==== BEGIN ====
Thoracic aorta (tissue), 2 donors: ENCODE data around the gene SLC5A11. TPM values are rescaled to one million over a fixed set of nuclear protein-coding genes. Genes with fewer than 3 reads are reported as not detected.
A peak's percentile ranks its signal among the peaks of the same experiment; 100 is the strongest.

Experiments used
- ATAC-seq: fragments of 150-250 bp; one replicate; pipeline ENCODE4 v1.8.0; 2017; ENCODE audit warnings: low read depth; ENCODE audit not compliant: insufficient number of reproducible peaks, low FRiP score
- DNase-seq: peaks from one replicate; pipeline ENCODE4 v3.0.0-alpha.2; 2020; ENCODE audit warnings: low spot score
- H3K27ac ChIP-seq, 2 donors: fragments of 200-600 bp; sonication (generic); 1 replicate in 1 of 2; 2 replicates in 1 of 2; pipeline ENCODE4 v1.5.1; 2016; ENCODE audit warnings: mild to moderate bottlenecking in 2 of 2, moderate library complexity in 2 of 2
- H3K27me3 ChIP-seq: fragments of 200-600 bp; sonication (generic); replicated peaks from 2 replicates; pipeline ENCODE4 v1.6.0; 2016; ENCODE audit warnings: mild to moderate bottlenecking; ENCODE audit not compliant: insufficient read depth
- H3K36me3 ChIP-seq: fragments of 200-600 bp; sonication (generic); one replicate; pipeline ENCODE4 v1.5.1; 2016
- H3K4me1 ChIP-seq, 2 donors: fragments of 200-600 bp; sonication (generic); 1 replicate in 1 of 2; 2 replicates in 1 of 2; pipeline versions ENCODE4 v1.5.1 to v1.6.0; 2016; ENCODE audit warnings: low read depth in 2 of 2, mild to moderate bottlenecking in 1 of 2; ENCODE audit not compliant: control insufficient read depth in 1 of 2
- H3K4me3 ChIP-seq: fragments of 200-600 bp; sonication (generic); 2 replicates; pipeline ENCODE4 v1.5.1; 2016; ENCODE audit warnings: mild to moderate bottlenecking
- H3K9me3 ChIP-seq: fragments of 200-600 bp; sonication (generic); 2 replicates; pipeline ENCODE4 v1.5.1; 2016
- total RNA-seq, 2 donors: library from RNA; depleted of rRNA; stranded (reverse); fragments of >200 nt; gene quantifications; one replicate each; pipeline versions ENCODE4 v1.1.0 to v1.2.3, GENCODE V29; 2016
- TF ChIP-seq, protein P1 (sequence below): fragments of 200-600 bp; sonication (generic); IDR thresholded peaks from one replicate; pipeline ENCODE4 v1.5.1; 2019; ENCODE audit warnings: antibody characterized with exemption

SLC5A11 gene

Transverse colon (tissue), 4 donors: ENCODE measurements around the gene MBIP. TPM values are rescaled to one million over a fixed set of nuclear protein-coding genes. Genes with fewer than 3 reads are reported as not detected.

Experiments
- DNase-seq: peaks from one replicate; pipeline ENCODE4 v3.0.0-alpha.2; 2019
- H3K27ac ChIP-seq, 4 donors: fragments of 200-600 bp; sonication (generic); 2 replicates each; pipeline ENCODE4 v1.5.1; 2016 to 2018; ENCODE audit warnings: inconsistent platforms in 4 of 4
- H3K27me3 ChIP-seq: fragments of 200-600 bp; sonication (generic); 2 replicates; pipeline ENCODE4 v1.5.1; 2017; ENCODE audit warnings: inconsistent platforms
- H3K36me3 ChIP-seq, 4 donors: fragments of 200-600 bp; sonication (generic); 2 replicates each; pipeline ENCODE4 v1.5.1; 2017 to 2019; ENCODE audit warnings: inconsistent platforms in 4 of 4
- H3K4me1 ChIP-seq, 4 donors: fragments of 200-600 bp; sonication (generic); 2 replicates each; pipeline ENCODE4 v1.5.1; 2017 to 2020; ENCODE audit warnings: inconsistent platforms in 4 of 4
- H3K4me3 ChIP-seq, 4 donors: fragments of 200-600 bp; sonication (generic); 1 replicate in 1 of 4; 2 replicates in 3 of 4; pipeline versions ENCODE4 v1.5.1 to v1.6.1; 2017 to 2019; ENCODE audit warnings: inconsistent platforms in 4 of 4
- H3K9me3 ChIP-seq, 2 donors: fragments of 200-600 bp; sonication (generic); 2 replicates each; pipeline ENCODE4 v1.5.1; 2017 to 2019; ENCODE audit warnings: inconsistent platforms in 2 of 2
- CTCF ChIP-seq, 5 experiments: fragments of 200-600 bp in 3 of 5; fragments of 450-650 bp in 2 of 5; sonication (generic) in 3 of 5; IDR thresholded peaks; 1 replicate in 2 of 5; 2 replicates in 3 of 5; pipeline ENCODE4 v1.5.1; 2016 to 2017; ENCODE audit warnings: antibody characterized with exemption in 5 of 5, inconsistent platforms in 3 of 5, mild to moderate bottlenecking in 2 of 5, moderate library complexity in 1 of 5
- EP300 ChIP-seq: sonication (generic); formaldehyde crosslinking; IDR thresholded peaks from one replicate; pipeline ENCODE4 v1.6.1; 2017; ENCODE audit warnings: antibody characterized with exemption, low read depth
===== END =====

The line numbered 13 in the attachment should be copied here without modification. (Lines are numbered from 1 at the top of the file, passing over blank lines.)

- TF ChIP-seq, protein P1 (sequence below): fragments of 200-600 bp; sonication (generic); IDR thresholded peaks from one replicate; pipeline ENCODE4 v1.5.1; 2019; ENCODE audit warnings: antibody characterized with exemption